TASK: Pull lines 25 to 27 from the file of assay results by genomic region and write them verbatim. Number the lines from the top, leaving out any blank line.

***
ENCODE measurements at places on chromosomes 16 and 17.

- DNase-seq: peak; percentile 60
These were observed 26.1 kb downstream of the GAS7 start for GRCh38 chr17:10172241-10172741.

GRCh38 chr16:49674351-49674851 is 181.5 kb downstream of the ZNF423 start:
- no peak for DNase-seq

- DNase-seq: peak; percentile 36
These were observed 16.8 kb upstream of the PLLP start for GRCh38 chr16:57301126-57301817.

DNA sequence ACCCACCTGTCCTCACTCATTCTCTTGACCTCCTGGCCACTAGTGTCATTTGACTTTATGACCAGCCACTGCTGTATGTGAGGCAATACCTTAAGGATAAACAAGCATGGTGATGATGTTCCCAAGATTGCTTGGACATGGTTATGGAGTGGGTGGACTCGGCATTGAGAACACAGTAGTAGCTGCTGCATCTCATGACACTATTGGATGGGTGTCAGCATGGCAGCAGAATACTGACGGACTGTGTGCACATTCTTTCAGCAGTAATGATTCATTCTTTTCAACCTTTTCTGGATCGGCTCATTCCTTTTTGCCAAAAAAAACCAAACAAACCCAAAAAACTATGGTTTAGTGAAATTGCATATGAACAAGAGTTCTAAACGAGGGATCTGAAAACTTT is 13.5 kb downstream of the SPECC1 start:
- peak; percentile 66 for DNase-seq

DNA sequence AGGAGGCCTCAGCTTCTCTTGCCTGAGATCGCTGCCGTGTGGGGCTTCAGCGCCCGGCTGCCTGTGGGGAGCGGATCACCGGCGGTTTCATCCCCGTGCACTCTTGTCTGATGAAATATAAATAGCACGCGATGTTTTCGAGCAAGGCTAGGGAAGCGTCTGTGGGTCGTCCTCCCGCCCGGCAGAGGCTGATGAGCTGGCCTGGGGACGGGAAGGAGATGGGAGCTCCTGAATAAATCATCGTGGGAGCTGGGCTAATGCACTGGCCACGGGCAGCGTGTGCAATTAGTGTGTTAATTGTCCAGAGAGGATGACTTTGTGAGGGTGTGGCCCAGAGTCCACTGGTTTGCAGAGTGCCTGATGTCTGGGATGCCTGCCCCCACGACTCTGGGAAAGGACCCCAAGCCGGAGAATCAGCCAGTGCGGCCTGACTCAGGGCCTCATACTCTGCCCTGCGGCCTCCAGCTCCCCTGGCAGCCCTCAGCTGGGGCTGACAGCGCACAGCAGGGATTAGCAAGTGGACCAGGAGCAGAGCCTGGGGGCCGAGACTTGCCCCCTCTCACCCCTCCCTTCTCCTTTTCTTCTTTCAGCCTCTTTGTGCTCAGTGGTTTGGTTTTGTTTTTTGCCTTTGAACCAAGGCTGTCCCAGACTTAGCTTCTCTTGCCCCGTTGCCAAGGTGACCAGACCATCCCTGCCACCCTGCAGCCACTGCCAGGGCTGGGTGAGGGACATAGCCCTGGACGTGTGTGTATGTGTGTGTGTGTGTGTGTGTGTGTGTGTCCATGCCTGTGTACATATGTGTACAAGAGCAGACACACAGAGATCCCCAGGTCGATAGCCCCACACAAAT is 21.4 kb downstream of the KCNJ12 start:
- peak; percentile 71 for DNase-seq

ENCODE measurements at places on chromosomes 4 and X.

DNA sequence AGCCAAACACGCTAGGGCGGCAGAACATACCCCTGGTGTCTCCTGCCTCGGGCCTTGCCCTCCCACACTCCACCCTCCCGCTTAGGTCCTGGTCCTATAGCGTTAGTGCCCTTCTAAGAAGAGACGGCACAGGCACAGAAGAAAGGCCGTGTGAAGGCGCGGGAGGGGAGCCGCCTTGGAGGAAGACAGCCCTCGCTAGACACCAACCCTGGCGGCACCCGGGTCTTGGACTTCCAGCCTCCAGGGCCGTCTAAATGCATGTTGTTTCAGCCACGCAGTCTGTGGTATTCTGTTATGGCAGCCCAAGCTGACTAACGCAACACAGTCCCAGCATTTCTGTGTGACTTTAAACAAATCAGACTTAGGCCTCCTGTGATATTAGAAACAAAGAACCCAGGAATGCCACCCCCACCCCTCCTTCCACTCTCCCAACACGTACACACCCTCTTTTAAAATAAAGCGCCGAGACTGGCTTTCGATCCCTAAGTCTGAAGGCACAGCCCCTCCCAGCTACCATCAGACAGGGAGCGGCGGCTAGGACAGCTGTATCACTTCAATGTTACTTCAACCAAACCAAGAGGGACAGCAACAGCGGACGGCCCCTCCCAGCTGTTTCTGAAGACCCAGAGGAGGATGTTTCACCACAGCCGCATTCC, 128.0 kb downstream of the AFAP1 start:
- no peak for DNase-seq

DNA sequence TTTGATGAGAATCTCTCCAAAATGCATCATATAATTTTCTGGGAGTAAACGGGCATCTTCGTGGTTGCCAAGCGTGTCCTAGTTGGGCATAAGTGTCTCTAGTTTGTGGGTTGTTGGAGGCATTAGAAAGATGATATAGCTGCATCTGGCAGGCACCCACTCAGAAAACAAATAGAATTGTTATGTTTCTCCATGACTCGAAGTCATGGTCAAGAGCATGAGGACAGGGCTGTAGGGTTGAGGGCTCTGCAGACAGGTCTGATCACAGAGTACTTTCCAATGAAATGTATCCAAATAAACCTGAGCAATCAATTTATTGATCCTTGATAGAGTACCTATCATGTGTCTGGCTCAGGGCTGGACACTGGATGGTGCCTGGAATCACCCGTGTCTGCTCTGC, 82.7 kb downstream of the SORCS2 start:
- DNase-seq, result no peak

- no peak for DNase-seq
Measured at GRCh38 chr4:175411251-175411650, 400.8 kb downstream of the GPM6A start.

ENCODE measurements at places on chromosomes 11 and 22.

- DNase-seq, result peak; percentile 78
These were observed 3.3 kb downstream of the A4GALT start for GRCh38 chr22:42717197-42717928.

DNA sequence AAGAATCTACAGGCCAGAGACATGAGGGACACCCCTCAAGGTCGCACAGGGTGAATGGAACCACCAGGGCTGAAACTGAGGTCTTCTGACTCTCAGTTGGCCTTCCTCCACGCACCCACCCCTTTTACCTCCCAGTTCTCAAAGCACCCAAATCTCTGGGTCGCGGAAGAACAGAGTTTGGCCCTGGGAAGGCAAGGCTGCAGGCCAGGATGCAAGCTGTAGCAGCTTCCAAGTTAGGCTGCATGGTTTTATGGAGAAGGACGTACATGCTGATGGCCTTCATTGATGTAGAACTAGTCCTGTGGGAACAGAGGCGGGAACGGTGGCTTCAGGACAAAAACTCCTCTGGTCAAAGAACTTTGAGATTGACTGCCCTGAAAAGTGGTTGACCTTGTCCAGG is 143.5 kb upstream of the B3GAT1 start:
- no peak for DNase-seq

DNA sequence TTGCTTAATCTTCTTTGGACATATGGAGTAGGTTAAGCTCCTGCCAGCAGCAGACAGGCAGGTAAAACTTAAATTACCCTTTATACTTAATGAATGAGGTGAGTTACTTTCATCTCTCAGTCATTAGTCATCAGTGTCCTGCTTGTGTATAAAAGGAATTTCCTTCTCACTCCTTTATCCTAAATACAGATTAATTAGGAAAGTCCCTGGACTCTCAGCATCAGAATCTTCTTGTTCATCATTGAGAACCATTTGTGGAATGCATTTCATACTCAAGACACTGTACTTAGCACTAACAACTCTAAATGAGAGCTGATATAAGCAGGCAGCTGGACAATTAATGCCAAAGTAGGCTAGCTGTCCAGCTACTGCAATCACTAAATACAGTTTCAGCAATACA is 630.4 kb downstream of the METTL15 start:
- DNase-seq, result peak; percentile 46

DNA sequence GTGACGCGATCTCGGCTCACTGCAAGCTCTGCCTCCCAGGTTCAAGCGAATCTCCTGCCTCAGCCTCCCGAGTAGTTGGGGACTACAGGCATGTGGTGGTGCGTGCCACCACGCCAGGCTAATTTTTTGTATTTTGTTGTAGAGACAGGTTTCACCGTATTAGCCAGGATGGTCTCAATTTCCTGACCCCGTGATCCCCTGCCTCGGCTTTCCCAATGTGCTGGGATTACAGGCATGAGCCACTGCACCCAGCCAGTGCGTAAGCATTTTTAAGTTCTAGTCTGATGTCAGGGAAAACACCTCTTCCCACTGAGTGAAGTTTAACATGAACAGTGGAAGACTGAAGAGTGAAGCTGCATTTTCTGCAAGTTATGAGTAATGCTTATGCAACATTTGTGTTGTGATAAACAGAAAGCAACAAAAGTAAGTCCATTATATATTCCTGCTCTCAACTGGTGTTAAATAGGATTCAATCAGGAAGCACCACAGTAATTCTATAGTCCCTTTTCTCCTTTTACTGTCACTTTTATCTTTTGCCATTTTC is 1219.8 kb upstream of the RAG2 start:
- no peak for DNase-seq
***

- DNase-seq, result peak; percentile 46

DNA sequence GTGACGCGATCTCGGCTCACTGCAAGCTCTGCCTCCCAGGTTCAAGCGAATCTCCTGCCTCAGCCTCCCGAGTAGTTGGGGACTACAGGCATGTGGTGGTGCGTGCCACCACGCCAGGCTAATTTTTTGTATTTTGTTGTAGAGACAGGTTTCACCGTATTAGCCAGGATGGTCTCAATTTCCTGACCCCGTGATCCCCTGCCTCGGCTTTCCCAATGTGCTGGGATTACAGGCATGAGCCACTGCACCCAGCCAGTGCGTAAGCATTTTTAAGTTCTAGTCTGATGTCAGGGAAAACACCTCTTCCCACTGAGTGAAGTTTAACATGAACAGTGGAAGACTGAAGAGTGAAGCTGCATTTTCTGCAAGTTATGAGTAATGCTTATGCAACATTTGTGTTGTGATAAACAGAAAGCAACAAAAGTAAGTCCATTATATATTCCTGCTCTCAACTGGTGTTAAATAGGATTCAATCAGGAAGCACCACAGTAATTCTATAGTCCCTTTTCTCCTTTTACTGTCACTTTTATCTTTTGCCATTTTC is 1219.8 kb upstream of the RAG2 start:
- no peak for DNase-seq